Boris Johnson took private jet from COP26 summit back to London to attend reunion of Telegraph journalists at the Garrick Club (but at least he reused his rented suit)
- Boris Johnson took a private jet from the COP26 summit in Glasgow to London
- He attended a reunion dinner with Telegraph journalists The Garrick in West End
- Downing street aid the PM travelled on ‘one of the most carbon-effective planes’
Boris Johnson took a private jet from the COP26 summit in Glasgow to London to attend a reunion dinner with Telegraph journalists at a private members club, it has been reported.
The Prime Minister attended the evening gathering with his former colleagues at The Garrick, in London’s West End, after flying 400 miles from the climate change conference in Glasgow on Tuesday night.
Mr Johnson, who appeared to be wearing his rented £495 Oliver Brown suit from earlier that day, was seen leaving the exclusive club at 10pm last night alongside the former editor of the Telegraph Charles Moore, pictures obtained by The Mirror show.
A Downing street spokesperson said the PM, who previously worked as a columnist for The Daily Telegraph, travelled on ‘one of the most carbon-effective planes its size in the world’ which used ‘the most sustainable aviation fuel available’.
Boris Johnson took a private jet from the COP26 summit in Glasgow to London last night
The PM reportedly took off from Glasgow Prestwick airport at 6.20pm before arriving at London’s Stansted – where he was met by his security team who drove him to the club, according to the Mirror.
A Downing Street spokesperson told The Mirror: ‘All travel decisions are made with consideration for security and time restraints.
‘The prime minister returned on Tuesday night from four days of engagements in Rome and Glasgow, ahead of updating parliament on the important commitments secured both at the G20 and Cop26.
‘The prime minister travelled on one of the most carbon-efficient planes of its size in the world, using the most sustainable aviation fuel possible. The UK will be offsetting all carbon emissions associated with running Cop26, including travel.’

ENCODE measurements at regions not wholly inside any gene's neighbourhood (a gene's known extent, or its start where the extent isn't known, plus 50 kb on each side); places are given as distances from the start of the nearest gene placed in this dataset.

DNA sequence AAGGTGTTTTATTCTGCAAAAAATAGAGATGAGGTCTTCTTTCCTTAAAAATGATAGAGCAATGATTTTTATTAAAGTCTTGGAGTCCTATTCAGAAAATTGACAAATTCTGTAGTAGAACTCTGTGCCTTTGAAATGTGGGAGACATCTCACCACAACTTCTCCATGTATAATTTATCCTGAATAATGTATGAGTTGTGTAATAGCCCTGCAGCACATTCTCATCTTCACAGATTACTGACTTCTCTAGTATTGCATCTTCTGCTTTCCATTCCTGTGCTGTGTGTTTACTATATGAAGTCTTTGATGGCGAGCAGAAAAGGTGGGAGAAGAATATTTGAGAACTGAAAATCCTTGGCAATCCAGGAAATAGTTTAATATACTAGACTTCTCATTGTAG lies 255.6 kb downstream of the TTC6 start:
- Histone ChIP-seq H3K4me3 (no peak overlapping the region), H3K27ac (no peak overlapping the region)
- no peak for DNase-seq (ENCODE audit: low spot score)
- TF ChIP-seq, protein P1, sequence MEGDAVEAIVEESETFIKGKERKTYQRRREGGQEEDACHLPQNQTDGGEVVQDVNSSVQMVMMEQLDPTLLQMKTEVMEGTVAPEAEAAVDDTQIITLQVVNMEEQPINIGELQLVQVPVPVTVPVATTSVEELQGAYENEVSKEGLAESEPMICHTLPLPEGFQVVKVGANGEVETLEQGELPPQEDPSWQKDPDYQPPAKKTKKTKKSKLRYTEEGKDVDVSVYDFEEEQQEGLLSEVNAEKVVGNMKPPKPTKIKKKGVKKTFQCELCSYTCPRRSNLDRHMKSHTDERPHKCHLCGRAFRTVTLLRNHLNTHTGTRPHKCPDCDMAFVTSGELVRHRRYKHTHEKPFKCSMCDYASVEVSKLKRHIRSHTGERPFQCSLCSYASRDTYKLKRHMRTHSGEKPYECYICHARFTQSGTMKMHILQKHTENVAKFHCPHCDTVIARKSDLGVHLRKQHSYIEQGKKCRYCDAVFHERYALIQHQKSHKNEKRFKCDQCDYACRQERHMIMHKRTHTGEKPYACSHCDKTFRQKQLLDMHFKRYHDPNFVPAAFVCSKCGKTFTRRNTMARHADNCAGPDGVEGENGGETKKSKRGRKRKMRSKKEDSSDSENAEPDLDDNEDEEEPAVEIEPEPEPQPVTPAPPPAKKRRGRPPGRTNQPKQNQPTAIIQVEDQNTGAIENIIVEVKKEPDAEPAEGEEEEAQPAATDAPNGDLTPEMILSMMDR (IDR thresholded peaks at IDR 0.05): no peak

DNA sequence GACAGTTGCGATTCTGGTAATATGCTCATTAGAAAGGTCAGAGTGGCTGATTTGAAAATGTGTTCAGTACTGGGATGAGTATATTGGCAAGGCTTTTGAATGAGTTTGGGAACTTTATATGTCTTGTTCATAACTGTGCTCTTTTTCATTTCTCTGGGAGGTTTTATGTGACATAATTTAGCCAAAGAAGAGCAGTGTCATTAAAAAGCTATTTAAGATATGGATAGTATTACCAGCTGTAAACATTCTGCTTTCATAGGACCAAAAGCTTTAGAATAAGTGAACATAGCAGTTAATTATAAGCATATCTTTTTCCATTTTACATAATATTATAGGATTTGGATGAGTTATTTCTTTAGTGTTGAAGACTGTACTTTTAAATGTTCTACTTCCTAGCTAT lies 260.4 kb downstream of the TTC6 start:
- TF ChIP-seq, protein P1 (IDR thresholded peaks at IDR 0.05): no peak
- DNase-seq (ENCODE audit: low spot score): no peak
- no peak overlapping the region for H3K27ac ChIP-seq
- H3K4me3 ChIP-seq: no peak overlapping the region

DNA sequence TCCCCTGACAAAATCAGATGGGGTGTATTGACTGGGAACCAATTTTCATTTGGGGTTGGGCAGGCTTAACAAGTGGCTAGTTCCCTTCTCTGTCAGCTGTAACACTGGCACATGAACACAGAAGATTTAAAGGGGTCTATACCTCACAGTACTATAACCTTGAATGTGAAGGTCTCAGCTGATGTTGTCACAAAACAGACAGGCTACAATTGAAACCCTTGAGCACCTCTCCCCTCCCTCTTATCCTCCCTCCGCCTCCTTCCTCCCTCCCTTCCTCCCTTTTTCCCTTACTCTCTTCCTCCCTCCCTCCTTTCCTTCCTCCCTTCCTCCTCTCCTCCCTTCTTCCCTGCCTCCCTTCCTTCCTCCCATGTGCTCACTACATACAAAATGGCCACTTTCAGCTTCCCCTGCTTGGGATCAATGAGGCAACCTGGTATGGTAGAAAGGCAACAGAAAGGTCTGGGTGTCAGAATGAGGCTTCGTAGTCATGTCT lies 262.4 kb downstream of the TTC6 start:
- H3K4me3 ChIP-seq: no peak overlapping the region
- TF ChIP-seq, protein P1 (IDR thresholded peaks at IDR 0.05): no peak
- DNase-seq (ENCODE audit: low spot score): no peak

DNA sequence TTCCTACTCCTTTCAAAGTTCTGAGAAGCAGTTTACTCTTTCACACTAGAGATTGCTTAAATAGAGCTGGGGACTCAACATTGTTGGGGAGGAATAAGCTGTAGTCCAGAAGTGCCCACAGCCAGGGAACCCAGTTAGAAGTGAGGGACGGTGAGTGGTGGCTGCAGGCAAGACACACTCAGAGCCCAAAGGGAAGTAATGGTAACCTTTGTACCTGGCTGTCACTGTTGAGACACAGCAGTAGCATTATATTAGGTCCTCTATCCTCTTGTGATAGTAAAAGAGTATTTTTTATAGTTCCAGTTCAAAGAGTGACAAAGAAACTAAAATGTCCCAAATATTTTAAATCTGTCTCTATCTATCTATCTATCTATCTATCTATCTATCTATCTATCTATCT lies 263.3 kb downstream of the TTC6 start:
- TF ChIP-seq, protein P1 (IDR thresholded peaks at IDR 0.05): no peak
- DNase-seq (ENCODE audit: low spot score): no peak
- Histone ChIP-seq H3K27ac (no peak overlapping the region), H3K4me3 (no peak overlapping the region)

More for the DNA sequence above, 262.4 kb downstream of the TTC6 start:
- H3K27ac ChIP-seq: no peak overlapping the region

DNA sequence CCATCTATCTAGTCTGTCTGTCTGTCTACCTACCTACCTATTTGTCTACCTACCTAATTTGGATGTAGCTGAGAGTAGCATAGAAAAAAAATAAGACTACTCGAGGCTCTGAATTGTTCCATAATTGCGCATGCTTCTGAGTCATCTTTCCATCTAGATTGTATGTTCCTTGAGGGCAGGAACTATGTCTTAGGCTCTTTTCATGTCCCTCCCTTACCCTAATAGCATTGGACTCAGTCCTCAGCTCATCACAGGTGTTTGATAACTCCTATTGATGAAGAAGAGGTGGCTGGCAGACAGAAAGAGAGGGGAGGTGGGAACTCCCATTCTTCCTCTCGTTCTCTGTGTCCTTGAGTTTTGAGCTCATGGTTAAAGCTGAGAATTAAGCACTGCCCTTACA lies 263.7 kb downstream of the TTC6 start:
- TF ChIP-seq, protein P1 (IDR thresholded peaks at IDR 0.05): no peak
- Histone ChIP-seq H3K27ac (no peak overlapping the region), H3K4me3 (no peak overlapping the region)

Earlier this week Downing Street confirmed Mr Johnson would travel back to London by private jet due to ‘time constraints’ that mean he cannot use the direct train route between the two cities.
Pressed on why the Prime Minister could not go by train for a journey within the UK, the spokesman said it was important he was able to travel round the country while facing ‘significant time constraints’.
Mr Johnson’s charter aircraft produces less than half the emissions produced by the RAF Voyager which the Prime Minister sometimes uses for foreign travel.
But its use will embolden critics who say there is one set of rules for the global rich and another for everyone else, amid efforts to cut global air travel to cut emissions.
‘Our approach to tackling climate change is to use technology so that we do not have to change how we use modes of transport, rather we use technology on things like electric vehicles so that we can still get to net zero,’ the spokesman said.
The Prime Minister reportedly attended the evening gathering at The Garrick, in London’s West End, after flying 400 miles from the climate change conference in Glasgow
Mr Johnson, who previously worked at the Daily Telegraph, was seen leaving the club alongside the former editor of the Telegraph Charles Moore. Pictured: Mr Johnson with Greg Clark, Charles Moore and Daniel Hannan in 2006
‘That has very much been at the core of our approach.
‘It is important that the Prime Minister is able to move round the country and obviously we face significant time constraints.
‘The plane the Prime Minister used on his travels is one of the most carbon-efficient planes of its size in the world. It produces 50 per cent less CO2 emissions than, for example, the larger, Voyager plane.
‘It uses a specific type of fuel that is a blend of 35 per cent sustainable aviation fuel and 65 per cent normal fuel, which is the maximum amount allowed.’
Mr Johnson used the aircraft, operated by Titan Airways, to fly out to the G20 summit in Rome on Friday and then carried on to Glasgow on Sunday.
The disclosure came after Chancellor Rishi Sunak faced accusations of hypocrisy when he announced a cut in air passenger duty on short-haul flights and a further freezing of fuel duty in his Budget last week, just days before the opening of COP26.
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